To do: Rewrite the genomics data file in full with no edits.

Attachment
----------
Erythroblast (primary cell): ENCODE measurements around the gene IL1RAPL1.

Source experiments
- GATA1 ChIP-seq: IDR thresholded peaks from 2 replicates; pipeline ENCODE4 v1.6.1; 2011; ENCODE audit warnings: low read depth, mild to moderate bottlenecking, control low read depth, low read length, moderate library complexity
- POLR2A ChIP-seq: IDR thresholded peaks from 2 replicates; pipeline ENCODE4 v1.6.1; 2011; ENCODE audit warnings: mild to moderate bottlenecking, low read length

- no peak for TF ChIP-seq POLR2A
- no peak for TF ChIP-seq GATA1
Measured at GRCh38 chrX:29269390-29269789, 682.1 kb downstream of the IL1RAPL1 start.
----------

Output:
Erythroblast (primary cell): ENCODE measurements around the gene IL1RAPL1.

Source experiments
- GATA1 ChIP-seq: IDR thresholded peaks from 2 replicates; pipeline ENCODE4 v1.6.1; 2011; ENCODE audit warnings: low read depth, mild to moderate bottlenecking, control low read depth, low read length, moderate library complexity
- POLR2A ChIP-seq: IDR thresholded peaks from 2 replicates; pipeline ENCODE4 v1.6.1; 2011; ENCODE audit warnings: mild to moderate bottlenecking, low read length

- no peak for TF ChIP-seq POLR2A
- no peak for TF ChIP-seq GATA1
Measured at GRCh38 chrX:29269390-29269789, 682.1 kb downstream of the IL1RAPL1 start.